The Transit of Venus is a rare astronomical phenomenon in which the planet Venus passes across the face of the Sun. First observed by two English astronomers in 1639, it occurred only four more times before the current pair in 2004 and 2012.
Despite its rarity it has a dramatic place in the history of astronomy. It was brought to prominence by Edmond Halley who saw how it could be used to calculate the distance between the earth and the sun, and thus establish the absolute dimensions of the whole solar system.
During a transit, the small black dot of Venus crosses the sun’s disc. The exact timing and length of its path depends on the position of an observer on earth. For two widely spaced observers, the differences are large enough to be measured. With the separation of the observers taken as a base line, the distance to the sun itself can be calculated.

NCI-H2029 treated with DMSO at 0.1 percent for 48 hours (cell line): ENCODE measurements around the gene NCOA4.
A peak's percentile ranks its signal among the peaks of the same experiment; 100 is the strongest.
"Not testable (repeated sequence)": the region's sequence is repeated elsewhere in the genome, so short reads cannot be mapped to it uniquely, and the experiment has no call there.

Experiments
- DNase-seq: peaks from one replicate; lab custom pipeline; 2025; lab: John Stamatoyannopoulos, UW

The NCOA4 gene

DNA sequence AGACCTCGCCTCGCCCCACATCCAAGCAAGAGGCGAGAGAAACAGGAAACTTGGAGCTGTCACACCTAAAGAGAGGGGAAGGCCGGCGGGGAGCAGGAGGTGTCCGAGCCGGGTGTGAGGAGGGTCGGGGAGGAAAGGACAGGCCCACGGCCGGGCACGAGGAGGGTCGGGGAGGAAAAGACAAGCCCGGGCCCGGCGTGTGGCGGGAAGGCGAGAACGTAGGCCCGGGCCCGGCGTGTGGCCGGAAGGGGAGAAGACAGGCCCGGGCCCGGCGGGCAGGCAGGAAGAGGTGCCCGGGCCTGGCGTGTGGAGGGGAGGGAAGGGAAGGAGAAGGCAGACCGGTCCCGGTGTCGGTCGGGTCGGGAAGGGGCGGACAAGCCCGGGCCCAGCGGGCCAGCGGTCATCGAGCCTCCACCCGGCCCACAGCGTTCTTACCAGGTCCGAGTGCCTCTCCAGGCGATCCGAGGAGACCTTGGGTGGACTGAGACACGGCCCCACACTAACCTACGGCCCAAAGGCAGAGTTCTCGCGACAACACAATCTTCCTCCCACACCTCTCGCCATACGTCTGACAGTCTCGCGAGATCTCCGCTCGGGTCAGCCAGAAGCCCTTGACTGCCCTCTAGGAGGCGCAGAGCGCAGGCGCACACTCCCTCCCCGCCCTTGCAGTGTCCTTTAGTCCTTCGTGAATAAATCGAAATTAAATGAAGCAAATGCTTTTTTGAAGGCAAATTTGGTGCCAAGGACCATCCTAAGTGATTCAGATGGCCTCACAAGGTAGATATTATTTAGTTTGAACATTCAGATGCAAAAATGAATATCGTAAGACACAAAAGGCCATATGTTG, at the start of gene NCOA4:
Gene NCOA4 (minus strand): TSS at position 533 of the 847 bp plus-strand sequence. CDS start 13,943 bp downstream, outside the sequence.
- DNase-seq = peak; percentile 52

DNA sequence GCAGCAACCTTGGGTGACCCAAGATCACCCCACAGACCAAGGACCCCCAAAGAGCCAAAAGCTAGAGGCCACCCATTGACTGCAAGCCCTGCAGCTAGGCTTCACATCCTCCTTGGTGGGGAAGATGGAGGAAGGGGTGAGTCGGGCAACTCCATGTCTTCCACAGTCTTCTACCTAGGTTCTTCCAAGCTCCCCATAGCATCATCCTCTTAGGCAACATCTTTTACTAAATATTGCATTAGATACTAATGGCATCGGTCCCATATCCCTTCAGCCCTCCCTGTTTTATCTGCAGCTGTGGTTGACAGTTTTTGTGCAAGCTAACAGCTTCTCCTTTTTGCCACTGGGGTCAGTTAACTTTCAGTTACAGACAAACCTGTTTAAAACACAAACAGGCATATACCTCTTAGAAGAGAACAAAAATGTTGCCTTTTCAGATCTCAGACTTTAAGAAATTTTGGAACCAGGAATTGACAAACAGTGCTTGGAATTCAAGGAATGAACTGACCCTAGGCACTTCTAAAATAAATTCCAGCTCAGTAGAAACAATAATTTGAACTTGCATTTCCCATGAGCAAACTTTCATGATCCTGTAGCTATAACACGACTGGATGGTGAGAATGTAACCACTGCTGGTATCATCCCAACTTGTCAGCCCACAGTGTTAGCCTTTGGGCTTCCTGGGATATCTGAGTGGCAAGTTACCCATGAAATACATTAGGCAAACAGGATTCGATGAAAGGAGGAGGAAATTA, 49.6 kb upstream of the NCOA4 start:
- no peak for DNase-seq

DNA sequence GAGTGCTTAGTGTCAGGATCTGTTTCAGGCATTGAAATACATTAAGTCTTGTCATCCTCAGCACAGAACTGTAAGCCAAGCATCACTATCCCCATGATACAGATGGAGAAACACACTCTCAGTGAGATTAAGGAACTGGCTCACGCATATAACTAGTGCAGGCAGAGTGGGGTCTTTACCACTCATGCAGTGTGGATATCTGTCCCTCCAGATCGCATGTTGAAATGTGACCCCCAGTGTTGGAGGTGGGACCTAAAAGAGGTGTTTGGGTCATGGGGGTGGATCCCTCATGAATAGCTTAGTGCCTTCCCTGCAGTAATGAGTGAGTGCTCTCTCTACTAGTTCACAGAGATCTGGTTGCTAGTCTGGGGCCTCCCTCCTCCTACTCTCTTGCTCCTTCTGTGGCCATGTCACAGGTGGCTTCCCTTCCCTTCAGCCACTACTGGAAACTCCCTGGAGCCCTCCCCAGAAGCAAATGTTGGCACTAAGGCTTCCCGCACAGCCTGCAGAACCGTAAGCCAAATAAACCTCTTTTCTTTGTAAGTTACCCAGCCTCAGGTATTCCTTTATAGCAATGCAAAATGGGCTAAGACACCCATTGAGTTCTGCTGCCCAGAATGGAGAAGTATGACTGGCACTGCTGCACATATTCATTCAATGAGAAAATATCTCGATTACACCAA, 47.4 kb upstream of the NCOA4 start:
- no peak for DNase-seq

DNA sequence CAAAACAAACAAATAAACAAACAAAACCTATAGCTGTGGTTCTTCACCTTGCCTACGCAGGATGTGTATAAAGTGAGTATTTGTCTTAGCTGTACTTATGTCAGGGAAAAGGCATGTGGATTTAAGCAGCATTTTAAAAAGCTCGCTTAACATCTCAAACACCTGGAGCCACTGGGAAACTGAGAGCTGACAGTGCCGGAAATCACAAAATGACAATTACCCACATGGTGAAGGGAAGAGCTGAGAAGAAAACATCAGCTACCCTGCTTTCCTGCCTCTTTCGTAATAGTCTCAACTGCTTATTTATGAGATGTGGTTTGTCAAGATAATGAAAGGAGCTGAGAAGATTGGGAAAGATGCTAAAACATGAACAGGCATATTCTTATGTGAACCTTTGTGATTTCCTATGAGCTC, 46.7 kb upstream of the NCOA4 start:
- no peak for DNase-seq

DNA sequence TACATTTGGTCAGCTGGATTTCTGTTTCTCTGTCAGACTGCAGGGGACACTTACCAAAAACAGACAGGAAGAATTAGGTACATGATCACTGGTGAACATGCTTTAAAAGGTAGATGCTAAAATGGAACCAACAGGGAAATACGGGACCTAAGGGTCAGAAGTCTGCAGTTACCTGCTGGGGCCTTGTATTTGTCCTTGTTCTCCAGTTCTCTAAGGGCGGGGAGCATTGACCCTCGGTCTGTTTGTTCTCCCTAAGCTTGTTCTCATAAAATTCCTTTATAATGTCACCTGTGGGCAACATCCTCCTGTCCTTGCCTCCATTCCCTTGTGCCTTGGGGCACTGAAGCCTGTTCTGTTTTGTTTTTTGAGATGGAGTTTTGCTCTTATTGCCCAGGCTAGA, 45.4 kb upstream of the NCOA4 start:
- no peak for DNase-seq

Halley published his method in 1716, knowing that he would never see a transit of Venus himself. Expeditions were sent out across the globe for the transits of 1761 and 1769.
Although hundreds of observations were reported there were difficulties achieving the precision Halley had hoped for.
The pair of 19th-century transits in 1874 and 1882 gave an opportunity to use new technologies, such as photography and telegraphy. Expeditions were sent out from many countries including the United States, Great Britain, France, Germany, Russia, Italy, the Netherlands, Belgium, Denmark, Brazil and Mexico. Despite government funding and international discussion the results were considered by many to be disappointing.
Alternative means are now used to measure the astronomical unit (earth-sun distance): radar provides a level of precision and accuracy undreamt of by earlier investigators. The attraction of the transits in 2004 and 2012 lies primarily in their rarity and historical significance.